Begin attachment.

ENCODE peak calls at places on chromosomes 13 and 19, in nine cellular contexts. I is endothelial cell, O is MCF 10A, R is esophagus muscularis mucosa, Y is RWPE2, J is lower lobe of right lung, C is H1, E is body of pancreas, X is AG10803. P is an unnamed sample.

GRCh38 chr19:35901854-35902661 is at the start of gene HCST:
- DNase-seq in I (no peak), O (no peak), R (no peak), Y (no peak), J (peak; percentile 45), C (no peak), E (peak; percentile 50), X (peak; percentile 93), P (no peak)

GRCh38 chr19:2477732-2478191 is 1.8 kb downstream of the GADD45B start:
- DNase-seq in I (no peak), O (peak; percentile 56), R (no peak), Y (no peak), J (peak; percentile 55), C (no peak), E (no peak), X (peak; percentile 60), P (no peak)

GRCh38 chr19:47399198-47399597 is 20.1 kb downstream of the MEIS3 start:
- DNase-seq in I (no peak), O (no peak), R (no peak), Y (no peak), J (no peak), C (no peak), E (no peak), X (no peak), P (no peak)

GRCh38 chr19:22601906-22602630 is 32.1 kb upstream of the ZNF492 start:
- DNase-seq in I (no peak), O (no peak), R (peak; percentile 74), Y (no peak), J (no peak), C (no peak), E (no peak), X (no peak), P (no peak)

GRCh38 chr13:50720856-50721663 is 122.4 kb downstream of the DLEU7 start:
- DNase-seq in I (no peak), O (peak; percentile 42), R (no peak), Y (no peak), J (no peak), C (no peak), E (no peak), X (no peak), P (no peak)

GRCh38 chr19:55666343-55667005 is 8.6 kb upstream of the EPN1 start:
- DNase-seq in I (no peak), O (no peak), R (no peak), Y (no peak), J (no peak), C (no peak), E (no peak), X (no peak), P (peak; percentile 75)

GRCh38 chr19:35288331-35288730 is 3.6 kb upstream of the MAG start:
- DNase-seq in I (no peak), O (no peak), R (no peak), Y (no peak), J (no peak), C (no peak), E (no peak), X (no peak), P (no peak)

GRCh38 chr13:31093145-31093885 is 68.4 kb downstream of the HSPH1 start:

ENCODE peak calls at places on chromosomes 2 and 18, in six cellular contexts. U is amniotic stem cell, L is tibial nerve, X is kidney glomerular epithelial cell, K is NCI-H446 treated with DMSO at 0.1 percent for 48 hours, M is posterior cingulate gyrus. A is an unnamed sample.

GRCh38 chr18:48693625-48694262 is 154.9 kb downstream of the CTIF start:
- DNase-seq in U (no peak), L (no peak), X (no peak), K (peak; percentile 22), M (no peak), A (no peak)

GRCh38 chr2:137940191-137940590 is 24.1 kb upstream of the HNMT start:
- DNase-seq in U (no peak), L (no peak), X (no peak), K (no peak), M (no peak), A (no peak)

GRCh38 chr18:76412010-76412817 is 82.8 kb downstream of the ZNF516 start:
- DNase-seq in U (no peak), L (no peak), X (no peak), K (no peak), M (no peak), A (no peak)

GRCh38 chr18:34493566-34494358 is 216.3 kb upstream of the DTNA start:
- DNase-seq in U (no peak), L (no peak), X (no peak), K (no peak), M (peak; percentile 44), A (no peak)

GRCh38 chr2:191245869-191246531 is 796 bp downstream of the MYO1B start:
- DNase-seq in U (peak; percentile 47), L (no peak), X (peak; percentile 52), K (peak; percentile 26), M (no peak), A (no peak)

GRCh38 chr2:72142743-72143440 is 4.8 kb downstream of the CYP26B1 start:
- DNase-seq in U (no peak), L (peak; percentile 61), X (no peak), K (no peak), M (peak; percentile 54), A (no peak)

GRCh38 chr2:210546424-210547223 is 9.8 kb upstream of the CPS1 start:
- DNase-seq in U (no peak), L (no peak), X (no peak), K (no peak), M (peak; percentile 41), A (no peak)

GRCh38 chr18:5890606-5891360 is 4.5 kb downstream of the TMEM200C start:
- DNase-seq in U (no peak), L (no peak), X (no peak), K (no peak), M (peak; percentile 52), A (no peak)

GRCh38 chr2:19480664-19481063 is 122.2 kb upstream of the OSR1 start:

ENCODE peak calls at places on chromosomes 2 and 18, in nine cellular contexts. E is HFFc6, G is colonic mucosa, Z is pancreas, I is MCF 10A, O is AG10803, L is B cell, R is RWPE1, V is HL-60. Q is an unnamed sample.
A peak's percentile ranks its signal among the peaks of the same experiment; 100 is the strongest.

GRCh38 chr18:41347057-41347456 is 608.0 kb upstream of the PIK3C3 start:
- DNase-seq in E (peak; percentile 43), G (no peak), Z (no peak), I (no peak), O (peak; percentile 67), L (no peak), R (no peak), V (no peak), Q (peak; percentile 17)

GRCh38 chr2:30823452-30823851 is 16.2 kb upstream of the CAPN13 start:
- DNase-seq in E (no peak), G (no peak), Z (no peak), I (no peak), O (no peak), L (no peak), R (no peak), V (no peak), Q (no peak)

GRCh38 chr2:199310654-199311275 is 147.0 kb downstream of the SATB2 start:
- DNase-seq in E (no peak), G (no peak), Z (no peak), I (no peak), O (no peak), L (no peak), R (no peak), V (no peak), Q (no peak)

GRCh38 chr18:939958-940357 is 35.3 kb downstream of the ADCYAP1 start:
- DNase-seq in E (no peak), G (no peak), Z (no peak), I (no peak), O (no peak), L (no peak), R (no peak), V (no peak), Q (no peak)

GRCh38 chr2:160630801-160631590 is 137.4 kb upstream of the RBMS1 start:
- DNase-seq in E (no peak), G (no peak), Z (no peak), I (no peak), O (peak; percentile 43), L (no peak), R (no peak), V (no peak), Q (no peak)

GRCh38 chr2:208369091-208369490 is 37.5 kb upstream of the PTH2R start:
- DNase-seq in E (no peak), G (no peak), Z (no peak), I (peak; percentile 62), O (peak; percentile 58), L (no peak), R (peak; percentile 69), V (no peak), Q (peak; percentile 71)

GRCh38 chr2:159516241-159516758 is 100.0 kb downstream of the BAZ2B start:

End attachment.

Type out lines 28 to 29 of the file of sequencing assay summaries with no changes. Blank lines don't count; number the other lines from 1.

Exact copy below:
GRCh38 chr2:72142743-72143440 is 4.8 kb downstream of the CYP26B1 start:
- DNase-seq in U (no peak), L (peak; percentile 61), X (no peak), K (no peak), M (peak; percentile 54), A (no peak)